I headed down to the administrative offices and told the receptionist why I was there. She was gone a few minutes and came back with a nun by her side. “This is Sister Carol Ann. She is our administrator.

Sister came over to me, shook my hand and said, “Mr. Peterson, our policy is to bury the cremated remains of the stillborn in sacred ground. That is where the remains would be. Now, if there is anything else I can help you with? If not,  I am truly sorry for your loss, but sometimes it is for best.”

She walked away, and I said nothing.  I was thinking instead; Buried in sacred ground?  This happened yesterday. It’s for the best? How can they do that? Huh? I went back to my wife’s room. She was as pale as could be and very weak. I told her what I had been told and we agreed that we would come back the following week when she was feeling better.

We had three, young, demanding, kids at home and her mom was still there. It took longer for her to get back on her feet than was expected. Two weeks passed before she went anywhere. Then we headed for the doctor’s office. He told her she was doing well and finally, she asked the big question; “Okay doctor, where is the sacred ground located that Sister Carol Ann told Larry  contains the remains of the stillborn?”

His mouth literally opened and he momentarily stared at her. Then he said, “I have no idea what you are talking about. You had better go ask her.”

We left and headed to the hospital. We walked into the administrator’s office, and I told the receptionist we wanted to visit the “sacred ground” where the remains of our daughter were. She hurried away from her desk and a few minutes later came back and told us Sister would be right with us. We began our wait.

We waited for almost forty minutes. It was unnerving, to say the least. Finally, the waiting ended as Sister Carol Ann came in. She was followed by two nuns and a priest. Sister introduced us to Father Burke, Sister Bridgitte, and Sister Gabriel. Sister opened a folder and made believe she was reading. Then she looked up at Loretta and said, “Mrs. Peterson, you never had a baby in this hospital.”  Momentary silence erupted in the waiting room.

Loretta just looked at the woman in the veil and habit and said, “I think you have the wrong folder. I DID have a baby here on September 6. She was a girl and her name was Theresa and Father Hyland baptized her and my doctor told me he delivered an intact fetus. I want to see where the sacred ground is you dumped her in.”

Up steps the priest and he introduces himself as Father Burke.  He starts talking about when does “personhood” begin and how even Thomas Aquinas questions when it begins and it isn’t necessarily at conception. Loretta and I had morphed into being the enemy and the administrative staff had joined forces to stop us.

The next thing I knew I was nose to nose with this priest who is trying to cover up an obvious hospital disaster. He was trying to back away from me when someone stepped between us. It was a stranger who had come into the waiting room. He looked at me and said, “It will be okay. Don’t worry. It will be okay.”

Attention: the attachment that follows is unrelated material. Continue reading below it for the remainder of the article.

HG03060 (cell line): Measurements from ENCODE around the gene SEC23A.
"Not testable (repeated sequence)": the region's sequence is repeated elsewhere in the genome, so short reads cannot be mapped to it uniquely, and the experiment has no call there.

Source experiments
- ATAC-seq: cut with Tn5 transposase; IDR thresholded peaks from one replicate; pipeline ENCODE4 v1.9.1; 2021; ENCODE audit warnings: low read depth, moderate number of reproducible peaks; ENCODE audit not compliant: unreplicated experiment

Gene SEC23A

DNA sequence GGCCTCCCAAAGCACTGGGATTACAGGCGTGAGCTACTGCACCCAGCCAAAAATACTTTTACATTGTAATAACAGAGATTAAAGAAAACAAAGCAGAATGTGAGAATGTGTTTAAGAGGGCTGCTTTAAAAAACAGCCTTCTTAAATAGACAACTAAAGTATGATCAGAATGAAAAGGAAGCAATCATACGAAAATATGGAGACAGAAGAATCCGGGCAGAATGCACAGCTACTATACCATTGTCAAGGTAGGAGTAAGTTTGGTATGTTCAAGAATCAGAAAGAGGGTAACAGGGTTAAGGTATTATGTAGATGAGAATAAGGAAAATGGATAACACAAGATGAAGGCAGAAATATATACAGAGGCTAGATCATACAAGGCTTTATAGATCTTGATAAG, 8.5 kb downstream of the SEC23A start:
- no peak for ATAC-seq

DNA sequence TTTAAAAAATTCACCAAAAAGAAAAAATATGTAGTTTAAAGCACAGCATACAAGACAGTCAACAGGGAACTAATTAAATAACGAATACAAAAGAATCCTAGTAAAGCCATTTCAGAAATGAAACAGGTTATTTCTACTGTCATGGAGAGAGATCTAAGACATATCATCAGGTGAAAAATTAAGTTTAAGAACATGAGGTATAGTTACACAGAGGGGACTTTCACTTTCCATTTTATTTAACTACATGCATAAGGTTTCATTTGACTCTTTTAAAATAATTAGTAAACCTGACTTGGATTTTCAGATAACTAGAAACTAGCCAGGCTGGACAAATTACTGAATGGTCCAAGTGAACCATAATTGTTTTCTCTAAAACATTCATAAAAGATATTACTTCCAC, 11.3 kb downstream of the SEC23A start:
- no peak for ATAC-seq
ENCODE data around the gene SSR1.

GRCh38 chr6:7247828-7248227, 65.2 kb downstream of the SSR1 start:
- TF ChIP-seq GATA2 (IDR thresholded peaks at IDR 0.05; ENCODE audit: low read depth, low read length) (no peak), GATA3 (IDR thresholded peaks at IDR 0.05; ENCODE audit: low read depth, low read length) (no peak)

His words settled me. He was like a guardian angel because I was going to say things to that priest I would have regretted later. I never got the man’s name nor did I ever see him again. He seemed to come from nowhere and vanish into nowhere just like that.

As we left the room Sister Bridgitte came over to us and said in a very low voice, “There were ‘products of conception’. Call Dr. Ali.” She grabbed Loretta’s hands and squeezed them. Tears were in her eyes. Then she walked away.

I called Dr. Ali and discovered he was the chief pathologist at the hospital. He knew exactly what I was talking about. I cannot quote what he said but he confirmed that we were the parents of a stillborn baby girl. He told us that because she was less than two pounds and it was a teaching hospital they brought her to the lab for research. She had been used as a guinea pig. He apologized profusely and said, “please trust me? I will  do my very best to resolve this for you.”

On October 1, 1978, the Feast Day of  St. Therese, the phone rang, and Loretta answered. It was Dr. Ali. All he said was, “Mrs. Peterson, I found your daughter. What would you like me to do.”

Loretta started crying and handed me the phone. I told him I would make arrangements with the funeral home near the hospital. A few days later, the desecrated remains of  Theresa Mary Peterson left the funeral home in a tiny white casket. The casket was placed on the front seat of a limousine. We followed it to Gate of Heaven Cemetery in Valhalla, N.Y. She was buried with my parents and her name is on the tombstone. She did exist and will always be remembered.

We had honored the life that never lived out of honor and respect for the life that could have been.

Fast forward back to January 22, 2019. Led by their “devout” Catholic governor, Andrew Cuomo, lawmakers in New York State have passed a bill that allows for the execution of full-term babies. Yes, that is correct, FULL TERM  fully developed, ready for birth, infants.